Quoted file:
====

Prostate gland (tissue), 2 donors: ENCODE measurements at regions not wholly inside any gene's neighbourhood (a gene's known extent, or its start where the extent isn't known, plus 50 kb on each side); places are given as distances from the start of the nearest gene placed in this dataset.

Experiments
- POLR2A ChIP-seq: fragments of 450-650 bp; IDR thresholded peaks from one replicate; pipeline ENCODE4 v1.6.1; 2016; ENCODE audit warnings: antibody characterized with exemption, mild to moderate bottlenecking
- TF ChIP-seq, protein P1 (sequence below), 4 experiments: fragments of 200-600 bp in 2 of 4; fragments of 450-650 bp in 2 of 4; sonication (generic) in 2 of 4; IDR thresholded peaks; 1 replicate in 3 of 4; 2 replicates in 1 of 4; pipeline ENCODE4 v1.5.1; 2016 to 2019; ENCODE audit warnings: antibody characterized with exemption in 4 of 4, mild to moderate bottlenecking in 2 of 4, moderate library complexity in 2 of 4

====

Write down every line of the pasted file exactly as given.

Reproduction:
Prostate gland (tissue), 2 donors: ENCODE measurements at regions not wholly inside any gene's neighbourhood (a gene's known extent, or its start where the extent isn't known, plus 50 kb on each side); places are given as distances from the start of the nearest gene placed in this dataset.

Experiments
- POLR2A ChIP-seq: fragments of 450-650 bp; IDR thresholded peaks from one replicate; pipeline ENCODE4 v1.6.1; 2016; ENCODE audit warnings: antibody characterized with exemption, mild to moderate bottlenecking
- TF ChIP-seq, protein P1 (sequence below), 4 experiments: fragments of 200-600 bp in 2 of 4; fragments of 450-650 bp in 2 of 4; sonication (generic) in 2 of 4; IDR thresholded peaks; 1 replicate in 3 of 4; 2 replicates in 1 of 4; pipeline ENCODE4 v1.5.1; 2016 to 2019; ENCODE audit warnings: antibody characterized with exemption in 4 of 4, mild to moderate bottlenecking in 2 of 4, moderate library complexity in 2 of 4